"Boo" Radley: I really take exception to the comparison between me and Benjy Compson whom, you must recognize, stands out in an ironic turn as the most reliable of all narrators in The Sound and the Fury. I'm not given dialogue in Mockingbird because my actions speak for themselves, using violence only when needed in the most absolute moral sense, being aware of and understanding youngsters but having hopes for their growth and development into sound, thinking individuals who have the opportunity to grow even beyond the example of simple decency and probity of Atticus Finch as opposed to the continuous, hopeless prospects of Mayella, who, we are given to understand,was abused at least physically by her father, possibly even sexually as well. I am in place in the novel as the apparent presence of non-intellectual and non-traditional good, a kind of Rousseauvian parallel to Atticus Finch, Natural Good, you might say, a trigger that causes Sheriff of Maycomb County,Heck Tate, to invent the greater good for the most positive and telling outcome. Remember, the jury, in spite of reasonable doubt, finds Tom Robinson guilty of the charges against him, a clear case of justice being shunted aside by the combined forces of bigotry and tradition. I needed to be and was pleased to be called upon to step out of my own protective cocoon, not only to protect Jean Louise and Jeremy Atticus from physical harm but to give the entire of Maycomb County an outcome that could be instructive.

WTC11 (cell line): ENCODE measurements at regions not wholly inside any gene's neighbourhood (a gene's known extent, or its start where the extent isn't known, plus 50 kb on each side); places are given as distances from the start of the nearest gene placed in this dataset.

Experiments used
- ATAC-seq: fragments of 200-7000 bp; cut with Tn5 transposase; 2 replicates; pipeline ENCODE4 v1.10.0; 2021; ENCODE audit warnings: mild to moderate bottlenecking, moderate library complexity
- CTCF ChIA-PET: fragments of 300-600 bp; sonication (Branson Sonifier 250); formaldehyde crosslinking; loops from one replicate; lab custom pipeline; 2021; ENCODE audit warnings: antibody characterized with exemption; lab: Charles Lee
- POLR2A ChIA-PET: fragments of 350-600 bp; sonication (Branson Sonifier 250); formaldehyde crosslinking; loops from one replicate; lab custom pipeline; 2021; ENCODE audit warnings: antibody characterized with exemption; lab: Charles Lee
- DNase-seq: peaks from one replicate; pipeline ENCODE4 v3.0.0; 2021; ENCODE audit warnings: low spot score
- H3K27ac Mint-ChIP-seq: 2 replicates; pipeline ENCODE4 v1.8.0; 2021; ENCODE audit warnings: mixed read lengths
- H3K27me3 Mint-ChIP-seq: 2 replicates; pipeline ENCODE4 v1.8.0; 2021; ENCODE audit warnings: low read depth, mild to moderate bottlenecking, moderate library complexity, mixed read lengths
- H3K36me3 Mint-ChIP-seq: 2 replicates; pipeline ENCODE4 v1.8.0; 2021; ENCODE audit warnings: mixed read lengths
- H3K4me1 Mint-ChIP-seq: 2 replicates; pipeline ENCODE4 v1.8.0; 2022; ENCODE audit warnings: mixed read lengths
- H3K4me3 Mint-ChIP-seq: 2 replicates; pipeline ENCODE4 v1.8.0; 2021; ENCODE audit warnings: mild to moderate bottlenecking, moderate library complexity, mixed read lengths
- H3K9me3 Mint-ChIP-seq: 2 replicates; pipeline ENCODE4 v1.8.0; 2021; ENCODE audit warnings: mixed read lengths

Wednesday, April 20, 2011
To hear Matthew J. Bruccoli tell it--and there is scant reason not to listen-F. Scott Fitzgerald 's last-minute decision to cast Nick Carraway as the narrator of The Great Gatsby was the crowning touch that sent his 1925 novel blazing across the skies of memorable American fiction. Until his death in 2008, Bruccoli had turned his scholarly interest into a cottage industry, producing books, essays, and scholarly annotations that form a major platform for the way Fitzgerald is read, interpreted, and taught. He has presented more than one photo of the proofs that were to have been the final author's set prior to being formatted in page proofs, the then final production stage before Gatsby was printed.